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Curbside Composting Bin

How Curbside Composting Works to Reduce Methane Emissions

Why Do We Need Curbside Composting Programs?

Food waste takes up a lot of space in our nation’s landfills, with up to 40 percent of all the food we produce left uneaten. That’s a big problem because rotting food releases methane, a strong greenhouse gas and a top contributor to climate change. Composting is an increasingly popular way to keep your expired groceries from the trash bin and limit your environmental impact. But many of us lack the time or space to compost at home. In response, cities across the country are adopting curbside composting programs to support a more efficient food waste diversion system.

How Does Municipal Composting Work?

Composting at home is easier with curbside service. When you sign up, the company will provide you with a sealed pail that plays basically the same role as a recycling bin. Then, it’s just a matter of sorting.

  • Fill your pail with food scraps throughout the week. 
  • Store your pail wherever makes the most sense in your home, whether that’s under your kitchen sink, in a cabinet or closet, or out in the garage. 
  • Place the pail at the end of your driveway or along the curb on the morning of your designated pickup day.
  • Bring back the new, clean pail provided after pickup and repeat the process.
  • After your food scraps are collected, they travel to a local composting facility where nature takes its course.
  • Most food scrap collection services will deliver the soil back to you after it’s finished composting. This way, you can give your garden a natural nutrient boost.

Items Curbside Composting Programs Accept: 

  • Fruits, vegetables and produce.
  • Dairy and deli products.
  • Breads and grains.
  • Meats, bones, fish and shells.
  • Eggs and eggshells.
  • Coffee grounds and filters, tea bags (without staples).
  • Uncoated paper cups and plates. 
  • Paper napkins and towels.
  • Dead flowers, weeds, grass clippings and small house plants.

*Be sure to check with your local composting service for a full list of acceptable items.

Leading the curbside compost collection movement, small startup organizations like Curbside Compost in Ridgefield, Connecticut and Roots Compost in Lawrence, Massachusetts are bringing new life to leftovers across the New England area.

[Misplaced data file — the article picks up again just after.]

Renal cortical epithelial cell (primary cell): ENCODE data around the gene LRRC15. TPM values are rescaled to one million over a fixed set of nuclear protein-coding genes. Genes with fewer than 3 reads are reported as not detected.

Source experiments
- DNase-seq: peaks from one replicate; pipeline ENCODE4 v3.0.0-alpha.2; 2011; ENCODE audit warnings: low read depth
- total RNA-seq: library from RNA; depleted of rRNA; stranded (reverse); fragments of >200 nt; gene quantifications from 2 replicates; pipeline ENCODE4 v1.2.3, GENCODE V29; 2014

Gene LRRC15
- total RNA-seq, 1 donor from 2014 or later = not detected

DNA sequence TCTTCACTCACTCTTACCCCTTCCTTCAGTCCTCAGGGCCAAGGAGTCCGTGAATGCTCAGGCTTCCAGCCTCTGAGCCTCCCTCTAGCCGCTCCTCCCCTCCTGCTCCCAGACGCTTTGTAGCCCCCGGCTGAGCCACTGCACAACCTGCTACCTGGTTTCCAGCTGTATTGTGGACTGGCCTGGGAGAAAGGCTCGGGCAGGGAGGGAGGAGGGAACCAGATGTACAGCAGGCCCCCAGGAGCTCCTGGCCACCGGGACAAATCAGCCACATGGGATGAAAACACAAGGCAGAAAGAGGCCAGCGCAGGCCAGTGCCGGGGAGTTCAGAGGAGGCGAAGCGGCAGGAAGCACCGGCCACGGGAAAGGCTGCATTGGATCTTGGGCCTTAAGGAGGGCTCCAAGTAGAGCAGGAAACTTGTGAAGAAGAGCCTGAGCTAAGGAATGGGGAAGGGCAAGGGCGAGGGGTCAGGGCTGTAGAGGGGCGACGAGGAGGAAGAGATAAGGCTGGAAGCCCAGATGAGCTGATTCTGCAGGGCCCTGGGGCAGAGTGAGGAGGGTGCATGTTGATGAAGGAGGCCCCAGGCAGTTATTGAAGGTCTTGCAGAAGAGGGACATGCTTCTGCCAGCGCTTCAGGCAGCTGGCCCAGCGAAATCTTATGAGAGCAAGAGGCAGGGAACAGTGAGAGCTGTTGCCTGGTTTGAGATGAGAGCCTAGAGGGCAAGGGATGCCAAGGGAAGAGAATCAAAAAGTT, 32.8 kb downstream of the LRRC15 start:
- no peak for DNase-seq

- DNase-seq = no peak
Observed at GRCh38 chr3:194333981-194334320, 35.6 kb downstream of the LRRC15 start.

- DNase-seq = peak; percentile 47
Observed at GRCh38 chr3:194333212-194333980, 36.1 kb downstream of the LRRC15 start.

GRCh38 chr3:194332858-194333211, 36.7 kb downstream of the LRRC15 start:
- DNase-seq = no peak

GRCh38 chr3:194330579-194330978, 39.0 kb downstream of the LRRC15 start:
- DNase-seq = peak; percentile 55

Spotlight On: Curbside Compost in Connecticut

Serving the Fairfield and Westchester County communities, Curbside Compost collects food scraps from homes, schools, offices, markets, restaurants and events. 

Owners Nick and Erica Skeadas started their compost businesses in 2015. Skeadas transports your food scraps to New England Compost in Danbury, charging $24 a month for residential pickup. He then sells compost to customers for $10 per three-gallon bin.

“Every household is different, but we collect about 13 pounds per household per week,” Nick Skeadas said. The team currently services 150 households per month, and hopes to expand to more towns in the future.

Spotlight On: Roots Compost in Massachusetts

Aiming to make sustainable food disposal more accessible, Roots Compost in Lawrence, Massachusetts partners with two local composting facilities where they deliver organic waste collected from homes and restaurants. Sebastian Brown and fiancé, Mary Jeanne Hardwood started the company in 2015. 

“We're dedicated to keeping our partnerships and scale as local as possible so that we can remain a green and community-based operation in all aspects. Being a part of community efforts to strengthen our local food system and empower residents to have more control over it, is as important to us as helping individuals put their waste to good use.”

Sebastian Brown | Roots Compost

Roots Compost Co-founders

Find a Compost Collection Program in a City Near You

Looking for someone to handle your food scraps? Check out our growing list of city composting programs across the country.

If you’re looking for a cost-effective way to reduce your carbon footprint at home or in your community, composting is a great way to start. With some simple sorting, you and your neighbors can help to reduce methane emissions from your local landfill.

Do you have a curbside composting program in your city? Leave a comment below to be added to our list.